Outlined below are four potential solutions that fear they may now breach the WTR (Working Time Regulations):
  1. Consider the place of work. Does it make more sense for the affected staff to be office based rather than home based? Note – that this may involve negotiating a change to current terms and conditions.
  2. Where employees are working more than 48 hours a week (averaged over 17 or 26 weeks in some cases), the employer can request (though not require) that an employee signs an opt-out from the 48 hours working week.
  3. Similarly, employees can agree to waive the right to an 11 hour break between shifts. Note – in this case, the agreement must be entered into collectively with the affected workforce and not just individually with the employee.
  4. A longer term solution may be to consider the work that an employee is being asked to do and to reorganise the work in a way that limits the amount of ‘working time’ e.g. scheduling the first and last visits in the day to sites closer to a worker’s home.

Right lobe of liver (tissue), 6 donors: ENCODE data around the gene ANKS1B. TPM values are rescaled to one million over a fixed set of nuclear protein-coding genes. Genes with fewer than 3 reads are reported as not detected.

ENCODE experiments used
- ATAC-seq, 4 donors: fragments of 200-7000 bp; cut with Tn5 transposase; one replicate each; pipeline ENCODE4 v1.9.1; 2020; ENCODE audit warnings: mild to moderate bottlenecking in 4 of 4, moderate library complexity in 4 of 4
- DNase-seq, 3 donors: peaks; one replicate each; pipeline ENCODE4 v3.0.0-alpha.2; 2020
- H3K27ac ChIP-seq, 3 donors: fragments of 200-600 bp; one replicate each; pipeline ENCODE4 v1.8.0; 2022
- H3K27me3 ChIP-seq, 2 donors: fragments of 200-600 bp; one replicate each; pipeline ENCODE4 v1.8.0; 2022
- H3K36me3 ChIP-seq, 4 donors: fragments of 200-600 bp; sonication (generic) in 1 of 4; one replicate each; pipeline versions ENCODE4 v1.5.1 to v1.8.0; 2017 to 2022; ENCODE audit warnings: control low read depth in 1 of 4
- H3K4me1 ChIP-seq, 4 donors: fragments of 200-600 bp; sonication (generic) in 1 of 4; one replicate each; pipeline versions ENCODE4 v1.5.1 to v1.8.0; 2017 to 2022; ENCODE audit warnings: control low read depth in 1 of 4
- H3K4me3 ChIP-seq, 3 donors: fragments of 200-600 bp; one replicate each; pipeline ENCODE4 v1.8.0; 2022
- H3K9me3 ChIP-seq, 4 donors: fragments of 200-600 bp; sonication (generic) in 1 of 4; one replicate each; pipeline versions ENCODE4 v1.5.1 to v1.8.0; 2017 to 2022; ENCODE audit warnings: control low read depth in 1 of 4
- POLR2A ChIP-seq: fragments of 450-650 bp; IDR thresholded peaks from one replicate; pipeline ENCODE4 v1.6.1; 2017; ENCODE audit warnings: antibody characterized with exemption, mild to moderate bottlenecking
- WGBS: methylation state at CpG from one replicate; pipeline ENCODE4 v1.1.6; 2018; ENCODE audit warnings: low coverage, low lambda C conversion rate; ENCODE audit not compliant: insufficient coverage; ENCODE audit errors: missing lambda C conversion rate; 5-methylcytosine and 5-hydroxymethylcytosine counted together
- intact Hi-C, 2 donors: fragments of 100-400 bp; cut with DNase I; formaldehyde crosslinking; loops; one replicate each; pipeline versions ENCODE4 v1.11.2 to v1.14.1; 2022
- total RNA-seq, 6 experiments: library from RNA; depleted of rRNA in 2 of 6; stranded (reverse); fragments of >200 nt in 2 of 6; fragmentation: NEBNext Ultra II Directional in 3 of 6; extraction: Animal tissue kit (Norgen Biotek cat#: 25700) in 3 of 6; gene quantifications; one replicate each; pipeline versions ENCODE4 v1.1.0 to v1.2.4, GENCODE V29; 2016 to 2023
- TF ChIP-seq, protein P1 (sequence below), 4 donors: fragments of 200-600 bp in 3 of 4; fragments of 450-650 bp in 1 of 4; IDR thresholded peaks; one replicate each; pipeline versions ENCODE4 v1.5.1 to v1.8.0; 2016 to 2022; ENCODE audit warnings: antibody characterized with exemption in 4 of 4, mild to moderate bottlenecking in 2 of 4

This is an alarm call for employers to review their staff working practices now and react to their obligations.

An earlier briefing on the changes to what constitutes business working time and what action employers need to take 

Q: Are Scottish businesses affected by the latest ruling on working time?
A: Readers may well have seen the recent media coverage on the European Court of Justice’s (ECJ) decision that travel time in some cases will constitute ‘working time’.  The decision will impact on a number of businesses and it is important that employers are aware of the implications of this ruling.
Q: What does the ECJ’s decision state?